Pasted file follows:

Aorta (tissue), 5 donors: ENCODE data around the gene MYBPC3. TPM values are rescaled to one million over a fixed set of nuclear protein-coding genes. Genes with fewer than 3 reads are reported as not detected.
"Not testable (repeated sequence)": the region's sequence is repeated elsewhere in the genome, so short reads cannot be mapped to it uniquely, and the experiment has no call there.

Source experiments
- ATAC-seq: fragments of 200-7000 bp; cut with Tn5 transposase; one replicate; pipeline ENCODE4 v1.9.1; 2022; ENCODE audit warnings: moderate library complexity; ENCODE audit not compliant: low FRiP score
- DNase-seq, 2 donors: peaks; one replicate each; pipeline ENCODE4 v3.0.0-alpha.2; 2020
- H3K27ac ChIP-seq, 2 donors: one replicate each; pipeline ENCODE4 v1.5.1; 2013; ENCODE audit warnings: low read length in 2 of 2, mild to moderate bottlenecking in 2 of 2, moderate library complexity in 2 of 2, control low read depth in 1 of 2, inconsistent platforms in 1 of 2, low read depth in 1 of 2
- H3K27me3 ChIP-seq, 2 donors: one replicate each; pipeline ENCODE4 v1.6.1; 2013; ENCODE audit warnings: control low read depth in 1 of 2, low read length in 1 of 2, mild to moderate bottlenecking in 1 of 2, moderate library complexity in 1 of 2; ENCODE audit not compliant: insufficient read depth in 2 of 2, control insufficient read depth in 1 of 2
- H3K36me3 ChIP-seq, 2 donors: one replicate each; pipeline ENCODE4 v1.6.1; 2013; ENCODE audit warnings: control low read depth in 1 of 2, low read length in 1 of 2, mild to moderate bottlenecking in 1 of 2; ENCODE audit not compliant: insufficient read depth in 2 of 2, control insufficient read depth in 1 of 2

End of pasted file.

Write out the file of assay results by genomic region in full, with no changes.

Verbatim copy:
Aorta (tissue), 5 donors: ENCODE data around the gene MYBPC3. TPM values are rescaled to one million over a fixed set of nuclear protein-coding genes. Genes with fewer than 3 reads are reported as not detected.
"Not testable (repeated sequence)": the region's sequence is repeated elsewhere in the genome, so short reads cannot be mapped to it uniquely, and the experiment has no call there.

Source experiments
- ATAC-seq: fragments of 200-7000 bp; cut with Tn5 transposase; one replicate; pipeline ENCODE4 v1.9.1; 2022; ENCODE audit warnings: moderate library complexity; ENCODE audit not compliant: low FRiP score
- DNase-seq, 2 donors: peaks; one replicate each; pipeline ENCODE4 v3.0.0-alpha.2; 2020
- H3K27ac ChIP-seq, 2 donors: one replicate each; pipeline ENCODE4 v1.5.1; 2013; ENCODE audit warnings: low read length in 2 of 2, mild to moderate bottlenecking in 2 of 2, moderate library complexity in 2 of 2, control low read depth in 1 of 2, inconsistent platforms in 1 of 2, low read depth in 1 of 2
- H3K27me3 ChIP-seq, 2 donors: one replicate each; pipeline ENCODE4 v1.6.1; 2013; ENCODE audit warnings: control low read depth in 1 of 2, low read length in 1 of 2, mild to moderate bottlenecking in 1 of 2, moderate library complexity in 1 of 2; ENCODE audit not compliant: insufficient read depth in 2 of 2, control insufficient read depth in 1 of 2
- H3K36me3 ChIP-seq, 2 donors: one replicate each; pipeline ENCODE4 v1.6.1; 2013; ENCODE audit warnings: control low read depth in 1 of 2, low read length in 1 of 2, mild to moderate bottlenecking in 1 of 2; ENCODE audit not compliant: insufficient read depth in 2 of 2, control insufficient read depth in 1 of 2